Is it possible to concat string and make it be a string view?


Can I have a string view which consists of few different strings? I’d like to create a &str from &str but with additional strings. Sounds weird without an example: lets say I have a my string string. I want to create another string from this one: \"my string\" so this is just about putting quotes on both sides. Making this a separate object is really wasteful - allocating more space, copies and so on - why not to simply create a view which had 3 pointers to data chunks: \", my string and \"? This \" could be in the data section though. Is it even possible, at least in theory?


I’m assuming “my string” is not a literal/constant? If so, a &str is a contiguous memory region. You can perhaps create an iterator that produces the concatenation, but it won’t be a slice.


Rather than a &str, I think your best bet is

enum StrTree<'a> {
    Str(&'a str),

impl<'a> fmt::Display for StrTree<'a> { ... }


Then, I’d need to implement some String trait for that iterator for working with this structure as I’d have a simple slice. This would be really useful I guess. What do you think?


Looks interesting. I think it worths to try implementing this.


I think it depends on what you plan to do with the concatenated string. Mostly, I wanted to point out that you cannot form a slice out of 3 arbitrary memory regions (each holding a slice).


I think because of different lifetimes, is not it?


Even if you had 3 &'static str slices, you cannot pretend they’re just 1 (this is the key part) contiguous slice.


You actually can pretend implementing something like str trait for this new type. But of course the memory behind it is not a contiguous memory chunk obviously.


You can pretend, but it’ll fail in fun ways :slight_smile:. Honestly, if you’re contemplating something like @ExpHP’s StrTree, just allocate a String and use that as the concat buffer. If these are transient concats, then you can pool/reuse these Strings if you’re worried about allocations.


&str is by definition a pointer and a length. There’s no way to fit 3 pointers and 3 lengths in struct {pointer, length}, so there’s no way to have such str


BTW, another thing you can consider, if your strings are small, is to use the smallvec crate. You can then allocate a SmallVec<[u8; <some_size>]> on the stack, push the u8s to it, and then call str::from_utf8_unchecked (or the checked version, if you want) to form a slice.


What about this?

use std::fmt;

struct StrView<'a> {
    parts: Vec<&'a str>,
impl<'a> StrView<'a> {
    fn new() -> StrView<'a> {
        StrView {
            parts: Vec::default(),
impl<'a> fmt::Display for StrView<'a> {
    fn fmt(&self, fmt: &mut fmt::Formatter) -> fmt::Result {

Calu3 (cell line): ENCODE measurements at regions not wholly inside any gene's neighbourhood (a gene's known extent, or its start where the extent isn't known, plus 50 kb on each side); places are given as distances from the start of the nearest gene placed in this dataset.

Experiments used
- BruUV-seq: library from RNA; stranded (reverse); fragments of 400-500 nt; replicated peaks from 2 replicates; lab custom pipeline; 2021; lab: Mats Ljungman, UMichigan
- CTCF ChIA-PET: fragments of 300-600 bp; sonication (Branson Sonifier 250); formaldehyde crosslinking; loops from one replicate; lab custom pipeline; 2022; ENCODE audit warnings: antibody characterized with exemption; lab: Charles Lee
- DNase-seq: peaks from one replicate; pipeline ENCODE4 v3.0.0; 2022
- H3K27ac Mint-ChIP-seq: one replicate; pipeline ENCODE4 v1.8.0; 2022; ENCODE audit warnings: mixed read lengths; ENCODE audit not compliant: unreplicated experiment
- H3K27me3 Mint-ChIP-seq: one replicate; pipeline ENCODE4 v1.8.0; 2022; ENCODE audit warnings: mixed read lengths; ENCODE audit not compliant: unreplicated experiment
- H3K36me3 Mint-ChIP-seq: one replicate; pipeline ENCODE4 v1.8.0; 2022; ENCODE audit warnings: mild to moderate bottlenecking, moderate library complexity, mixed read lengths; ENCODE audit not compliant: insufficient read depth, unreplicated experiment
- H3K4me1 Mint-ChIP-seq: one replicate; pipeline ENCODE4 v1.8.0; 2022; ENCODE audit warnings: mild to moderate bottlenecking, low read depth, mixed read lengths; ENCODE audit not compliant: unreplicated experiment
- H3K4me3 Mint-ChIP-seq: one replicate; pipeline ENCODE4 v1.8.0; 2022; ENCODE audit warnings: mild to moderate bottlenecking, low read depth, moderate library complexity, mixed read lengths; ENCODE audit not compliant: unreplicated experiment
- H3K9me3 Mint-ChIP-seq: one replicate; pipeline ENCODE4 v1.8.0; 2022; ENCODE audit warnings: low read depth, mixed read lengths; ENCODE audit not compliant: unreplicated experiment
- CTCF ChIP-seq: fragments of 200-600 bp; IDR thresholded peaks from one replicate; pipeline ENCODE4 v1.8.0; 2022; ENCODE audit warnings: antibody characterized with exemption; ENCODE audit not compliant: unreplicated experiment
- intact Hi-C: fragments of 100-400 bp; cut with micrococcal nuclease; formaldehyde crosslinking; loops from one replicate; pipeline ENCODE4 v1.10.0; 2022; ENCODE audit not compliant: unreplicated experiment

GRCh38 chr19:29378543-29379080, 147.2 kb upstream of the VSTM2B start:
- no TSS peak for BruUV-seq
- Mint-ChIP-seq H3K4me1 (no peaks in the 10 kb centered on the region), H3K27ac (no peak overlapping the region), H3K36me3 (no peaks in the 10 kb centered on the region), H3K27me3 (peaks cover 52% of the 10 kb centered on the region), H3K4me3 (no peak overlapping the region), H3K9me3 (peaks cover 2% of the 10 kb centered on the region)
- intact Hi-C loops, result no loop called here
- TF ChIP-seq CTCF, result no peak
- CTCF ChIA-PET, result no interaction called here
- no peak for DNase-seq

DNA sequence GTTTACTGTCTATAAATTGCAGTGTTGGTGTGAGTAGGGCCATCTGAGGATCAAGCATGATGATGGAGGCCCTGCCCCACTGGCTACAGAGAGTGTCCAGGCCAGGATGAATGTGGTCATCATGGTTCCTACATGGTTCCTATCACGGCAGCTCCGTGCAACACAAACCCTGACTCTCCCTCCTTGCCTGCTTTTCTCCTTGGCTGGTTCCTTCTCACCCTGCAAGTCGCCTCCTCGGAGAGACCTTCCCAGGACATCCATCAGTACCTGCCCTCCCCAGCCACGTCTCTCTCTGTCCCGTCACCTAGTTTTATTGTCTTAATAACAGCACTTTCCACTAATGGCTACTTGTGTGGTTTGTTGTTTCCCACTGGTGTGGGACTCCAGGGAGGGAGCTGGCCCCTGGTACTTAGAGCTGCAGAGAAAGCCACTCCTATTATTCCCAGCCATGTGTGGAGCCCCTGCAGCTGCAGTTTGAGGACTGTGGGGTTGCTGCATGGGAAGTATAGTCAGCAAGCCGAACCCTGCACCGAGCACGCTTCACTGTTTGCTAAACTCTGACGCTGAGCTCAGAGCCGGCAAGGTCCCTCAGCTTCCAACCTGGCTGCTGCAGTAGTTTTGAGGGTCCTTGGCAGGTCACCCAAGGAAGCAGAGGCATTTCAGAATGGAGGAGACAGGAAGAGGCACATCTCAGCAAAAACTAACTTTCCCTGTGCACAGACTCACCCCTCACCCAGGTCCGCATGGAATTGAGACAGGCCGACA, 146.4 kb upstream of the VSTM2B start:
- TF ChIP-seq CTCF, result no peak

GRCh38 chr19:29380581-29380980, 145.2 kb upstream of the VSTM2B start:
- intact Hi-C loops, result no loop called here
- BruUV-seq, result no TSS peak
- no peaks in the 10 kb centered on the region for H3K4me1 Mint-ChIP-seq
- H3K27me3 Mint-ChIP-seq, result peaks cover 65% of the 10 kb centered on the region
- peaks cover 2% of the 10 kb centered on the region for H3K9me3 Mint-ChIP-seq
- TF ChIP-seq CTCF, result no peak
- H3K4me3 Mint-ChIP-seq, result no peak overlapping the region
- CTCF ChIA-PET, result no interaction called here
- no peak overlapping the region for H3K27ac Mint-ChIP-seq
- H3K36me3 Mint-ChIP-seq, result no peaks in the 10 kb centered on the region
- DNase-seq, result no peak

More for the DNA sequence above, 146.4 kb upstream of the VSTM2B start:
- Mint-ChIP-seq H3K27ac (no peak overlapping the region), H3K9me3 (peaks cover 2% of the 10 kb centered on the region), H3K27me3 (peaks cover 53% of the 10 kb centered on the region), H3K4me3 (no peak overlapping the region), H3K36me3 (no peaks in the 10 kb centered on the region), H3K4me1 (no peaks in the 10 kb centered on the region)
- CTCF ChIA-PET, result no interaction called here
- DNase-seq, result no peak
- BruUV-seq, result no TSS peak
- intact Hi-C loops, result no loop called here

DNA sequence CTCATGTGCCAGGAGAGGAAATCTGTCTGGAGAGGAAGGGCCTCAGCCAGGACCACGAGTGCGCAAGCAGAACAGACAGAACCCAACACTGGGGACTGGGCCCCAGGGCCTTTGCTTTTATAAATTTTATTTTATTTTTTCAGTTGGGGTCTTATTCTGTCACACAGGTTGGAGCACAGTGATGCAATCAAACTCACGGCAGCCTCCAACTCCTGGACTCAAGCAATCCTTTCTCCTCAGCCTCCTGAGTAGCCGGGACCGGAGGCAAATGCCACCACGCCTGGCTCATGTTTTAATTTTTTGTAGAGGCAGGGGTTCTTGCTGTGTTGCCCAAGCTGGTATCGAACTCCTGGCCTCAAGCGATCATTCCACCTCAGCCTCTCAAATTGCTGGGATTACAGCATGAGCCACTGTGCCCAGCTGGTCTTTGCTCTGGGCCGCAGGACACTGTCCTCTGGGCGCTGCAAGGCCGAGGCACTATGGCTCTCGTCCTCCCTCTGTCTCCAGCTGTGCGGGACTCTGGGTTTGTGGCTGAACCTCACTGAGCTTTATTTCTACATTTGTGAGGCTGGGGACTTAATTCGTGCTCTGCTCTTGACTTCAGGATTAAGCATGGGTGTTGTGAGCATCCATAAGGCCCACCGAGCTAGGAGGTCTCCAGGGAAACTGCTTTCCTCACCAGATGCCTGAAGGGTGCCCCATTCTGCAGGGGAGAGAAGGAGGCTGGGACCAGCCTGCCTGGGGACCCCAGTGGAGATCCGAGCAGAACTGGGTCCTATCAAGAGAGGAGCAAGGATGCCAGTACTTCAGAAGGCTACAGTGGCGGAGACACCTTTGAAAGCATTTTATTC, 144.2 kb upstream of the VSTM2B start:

for i in & {

fn main() {
    let third = "efg";
    let fourth = format!("blad, world: {}", third);
    let mut str_view = StrView::new();"abc");"cde");;;

    println!("strview: {}", str_view);

It would be nice to decouple &str interface to a StrLike trait and implement it for &str and for such type so we can work with such string views.


It’s a bit hard to suggest/comment on StrView - what are you trying to optimize for? You mentioned minimizing allocations in the initial post, but this has allocations. I also wouldn’t call this a string “view” - it’s just a collection of string slices. A &str is a view - it’s a very lightweight window into some existing storage. This is similar to C++17’s std::string_view.

If your goal is to just Display a bunch of string slices with minimal allocations, you can probably just do something like:

struct DisplaySlices<'a, I: 'a> {
    iter: &'a I,

impl<'a, I, A> fmt::Display for DisplaySlices<'a, I>
    &'a I: IntoIterator<Item = A>,
    A: AsRef<str>,
    fn fmt(&self, fmt: &mut fmt::Formatter) -> fmt::Result {
        for i in self.iter {

let d = DisplaySlices {
        iter: &["abc", "cde", third, &fourth],
println!("DisplaySlices: {}", d);

If your goal (or what you’re optimizing for) is something else, then please elaborate :slight_smile:.


I might be missing something, but if you’re trying to do exactly your example from the first post you can just take a slice from the middle of the full str, like this:

fn main() {
    let quoted = "\"hello, world\"";
    let unquoted = &quoted[1..quoted.len()-1];
    println!("Quoted: {}", quoted);
    println!("Unquoted: {}", unquoted);


Yes, I did not reach anything with this Vec because I still allocate memory on the heap for storing pointers there. The thing I would like to implement is creating such a structure which could allocate memory on the stack, have StrLike-interface and combined several &str objects inside so we may have something similar to string_view objects in C++17 but for multiple strings. I guess I am too optimistic with that, am I?


Thanks for your participating in the topic. However, no, I would like to do the opposite thing - quote a string.


If you want a &str interface, then you’d need to emplace/copy the &strs into a buffer. As mentioned, smallvec might be suitable.

I’m still unclear on what operations you’re going to be doing with these strings. If it’s just display, then there are good solutions for that with no allocation, as shown.